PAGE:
CONCORD, N.H. — When Republicans won supermajorities in both of New Hampshire’s legislative chambers in 2010, they erased previous Democratic gains that led some to believe the state was trending to the left. And Democrats knew they couldn’t let their guard down again.

“Election night 2010 became my obsession,” Democratic party chairman Ray Buckley said.

Those lessons learned were clear in 2014, as Democrats started early to build a massive voter turnout operation that, in part, helped the party withstand a movement that won Republicans governorships nationwide and control of the U.S. Senate.

Gov. Maggie Hassan, U.S. Sen. Jeanne Shaheen and U.S. Rep. Annie Kuster all won for the Democrats, but success at the top of the ticket didn’t translate down the ballot. Republicans won back one congressional seat, and gained control of the Legislature and the executive council.

Both parties are already turning their attention to the next election, each with something to learn from this one.

Shaheen’s 2008 win gave New Hampshire Democrats their first U.S. Senate seat since the 1970s, but the party has held a strong grip on the governor’s seat since 1996 with only one two-year term being held by a Republican.

The GOP, however, has had more continuous luck in the Legislature. In the past 20 years, the party has only been in the minority in both chambers from 2006 to 2010.

With control of both chambers and the council, Republicans can do more to halt Hassan’s agenda than they could during her first term. Still, they don’t have the supermajorities that made veto overrides possible during former Democratic Gov. John Lynch’s final term.

“While it would have been great to also run the corner office, the truth is we have the governor surrounded now,” Republican party chairwoman Jennifer Horn said.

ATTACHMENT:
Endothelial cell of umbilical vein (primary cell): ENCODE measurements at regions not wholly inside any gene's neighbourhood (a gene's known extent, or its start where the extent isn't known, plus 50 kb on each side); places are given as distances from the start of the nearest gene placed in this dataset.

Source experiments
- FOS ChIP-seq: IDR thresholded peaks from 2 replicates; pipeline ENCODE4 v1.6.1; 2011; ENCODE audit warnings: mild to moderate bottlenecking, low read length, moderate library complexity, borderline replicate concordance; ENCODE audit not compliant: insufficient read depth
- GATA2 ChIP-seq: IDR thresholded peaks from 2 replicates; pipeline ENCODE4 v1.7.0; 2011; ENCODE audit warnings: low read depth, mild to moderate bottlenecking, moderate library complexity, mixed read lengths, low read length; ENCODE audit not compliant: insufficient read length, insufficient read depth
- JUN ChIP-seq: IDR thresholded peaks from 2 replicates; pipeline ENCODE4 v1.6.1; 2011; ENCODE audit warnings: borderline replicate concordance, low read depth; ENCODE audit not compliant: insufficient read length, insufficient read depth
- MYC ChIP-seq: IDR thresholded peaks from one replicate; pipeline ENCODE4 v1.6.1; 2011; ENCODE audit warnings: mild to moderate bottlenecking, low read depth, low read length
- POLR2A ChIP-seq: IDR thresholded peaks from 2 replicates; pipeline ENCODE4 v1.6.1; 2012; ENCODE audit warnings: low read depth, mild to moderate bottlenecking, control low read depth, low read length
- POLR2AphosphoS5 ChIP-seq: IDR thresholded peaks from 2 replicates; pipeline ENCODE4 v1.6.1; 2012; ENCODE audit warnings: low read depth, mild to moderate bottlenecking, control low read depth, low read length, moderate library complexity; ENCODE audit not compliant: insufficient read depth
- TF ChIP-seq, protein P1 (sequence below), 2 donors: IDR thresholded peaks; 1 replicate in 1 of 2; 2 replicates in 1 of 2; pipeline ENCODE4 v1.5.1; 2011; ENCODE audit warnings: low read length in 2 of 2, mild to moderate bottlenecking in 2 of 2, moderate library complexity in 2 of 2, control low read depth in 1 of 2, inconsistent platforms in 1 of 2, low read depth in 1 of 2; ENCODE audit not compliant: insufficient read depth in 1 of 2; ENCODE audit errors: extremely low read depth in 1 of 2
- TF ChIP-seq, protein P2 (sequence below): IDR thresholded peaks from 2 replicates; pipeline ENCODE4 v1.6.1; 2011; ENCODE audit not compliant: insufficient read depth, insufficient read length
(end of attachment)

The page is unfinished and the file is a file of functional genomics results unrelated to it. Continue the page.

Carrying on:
The state’s Democratic Party is widely considered to have a stronger party organization and ground operation that brings voters to the polls. Outside groups such as Planned Parenthood, NextGen Climate and the firefighters union also contributed greatly to the party’s get-out-the-vote effort. The Republican Party, however, did run its largest ground game ever this election cycle, Horn said, making more than 1 million individual voter contacts.

There are several reasons why Democrats’ efforts may not helped local lawmakers. Redistricting in 2010 created a map that makes it harder for Democrats to control the legislature while Hassan and Shaheen didn’t win by large enough margins to carry lower-ticket candidates without name recognition to a victory.

“When our top of the ticket is held to numbers in the low 50s, it doesn’t provide for the coattails that historically Democrats need to have success further on down,” Buckley said.

Horn and Buckley say New Hampshire is still in safe swing territory, even as the electorate may have been trending Democratic in recent years. Looking ahead to 2016, Republicans must keep searching for a way to win at the top of ticket, while Democrats will see if their recent string of success allows them to knock out Republican U.S. Sen. Kelly Ayotte.

“Looking ahead to 2016, I would put the state right where it was – it’s Democratic leaning,” said Dante Scala, associate professor of political science at the University of New Hampshire.

“It doesn’t mean that it’s impossible for a Republican to win statewide.”